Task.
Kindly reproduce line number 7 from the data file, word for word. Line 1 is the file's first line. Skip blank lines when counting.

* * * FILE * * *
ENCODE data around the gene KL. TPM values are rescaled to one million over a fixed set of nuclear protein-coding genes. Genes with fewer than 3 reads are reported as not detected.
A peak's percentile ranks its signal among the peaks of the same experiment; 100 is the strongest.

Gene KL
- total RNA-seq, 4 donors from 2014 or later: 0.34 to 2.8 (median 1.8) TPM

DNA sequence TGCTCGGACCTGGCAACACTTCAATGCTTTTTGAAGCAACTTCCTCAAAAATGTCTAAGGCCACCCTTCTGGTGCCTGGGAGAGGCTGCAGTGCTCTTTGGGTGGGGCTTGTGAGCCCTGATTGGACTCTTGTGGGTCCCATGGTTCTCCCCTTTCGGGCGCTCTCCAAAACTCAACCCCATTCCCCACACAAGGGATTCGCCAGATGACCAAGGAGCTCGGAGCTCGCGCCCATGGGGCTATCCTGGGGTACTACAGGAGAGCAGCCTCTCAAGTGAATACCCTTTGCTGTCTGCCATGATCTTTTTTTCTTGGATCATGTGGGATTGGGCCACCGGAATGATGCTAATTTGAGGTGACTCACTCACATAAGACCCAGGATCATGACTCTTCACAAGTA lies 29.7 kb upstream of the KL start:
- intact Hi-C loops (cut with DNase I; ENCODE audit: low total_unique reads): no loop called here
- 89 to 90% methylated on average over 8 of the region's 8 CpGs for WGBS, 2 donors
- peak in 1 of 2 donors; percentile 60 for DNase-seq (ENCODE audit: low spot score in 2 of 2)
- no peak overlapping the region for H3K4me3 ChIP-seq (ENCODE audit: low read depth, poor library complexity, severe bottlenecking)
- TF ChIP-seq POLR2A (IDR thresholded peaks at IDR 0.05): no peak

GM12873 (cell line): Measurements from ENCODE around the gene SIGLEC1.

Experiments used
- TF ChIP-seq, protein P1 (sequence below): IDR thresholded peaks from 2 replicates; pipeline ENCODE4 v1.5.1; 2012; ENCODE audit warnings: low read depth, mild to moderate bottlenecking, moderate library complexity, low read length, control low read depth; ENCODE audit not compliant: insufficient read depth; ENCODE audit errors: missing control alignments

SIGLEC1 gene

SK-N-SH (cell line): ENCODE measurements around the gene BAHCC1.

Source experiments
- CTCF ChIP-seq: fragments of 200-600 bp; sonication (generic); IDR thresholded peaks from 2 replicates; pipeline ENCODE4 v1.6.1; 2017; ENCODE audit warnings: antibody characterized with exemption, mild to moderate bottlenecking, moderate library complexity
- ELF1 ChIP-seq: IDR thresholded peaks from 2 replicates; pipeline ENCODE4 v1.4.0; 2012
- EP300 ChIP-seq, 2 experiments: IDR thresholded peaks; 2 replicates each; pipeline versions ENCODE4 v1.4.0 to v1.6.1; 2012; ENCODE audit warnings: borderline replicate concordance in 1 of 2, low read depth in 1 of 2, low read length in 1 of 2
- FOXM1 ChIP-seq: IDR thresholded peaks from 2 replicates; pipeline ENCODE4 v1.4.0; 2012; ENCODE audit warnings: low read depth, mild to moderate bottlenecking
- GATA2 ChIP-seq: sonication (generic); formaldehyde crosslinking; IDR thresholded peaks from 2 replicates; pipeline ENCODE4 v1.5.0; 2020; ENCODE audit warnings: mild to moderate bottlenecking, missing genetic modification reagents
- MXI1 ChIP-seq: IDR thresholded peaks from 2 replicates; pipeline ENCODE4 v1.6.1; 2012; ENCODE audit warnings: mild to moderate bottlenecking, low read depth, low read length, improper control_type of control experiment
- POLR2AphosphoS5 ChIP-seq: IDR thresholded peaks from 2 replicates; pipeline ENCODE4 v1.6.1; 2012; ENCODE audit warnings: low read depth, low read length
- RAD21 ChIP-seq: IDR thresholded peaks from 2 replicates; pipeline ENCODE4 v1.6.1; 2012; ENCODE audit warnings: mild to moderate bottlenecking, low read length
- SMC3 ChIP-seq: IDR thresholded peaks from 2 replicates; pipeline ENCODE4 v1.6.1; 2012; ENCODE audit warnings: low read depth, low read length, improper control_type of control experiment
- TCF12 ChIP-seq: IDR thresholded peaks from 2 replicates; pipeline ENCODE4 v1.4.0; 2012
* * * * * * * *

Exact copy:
- 89 to 90% methylated on average over 8 of the region's 8 CpGs for WGBS, 2 donors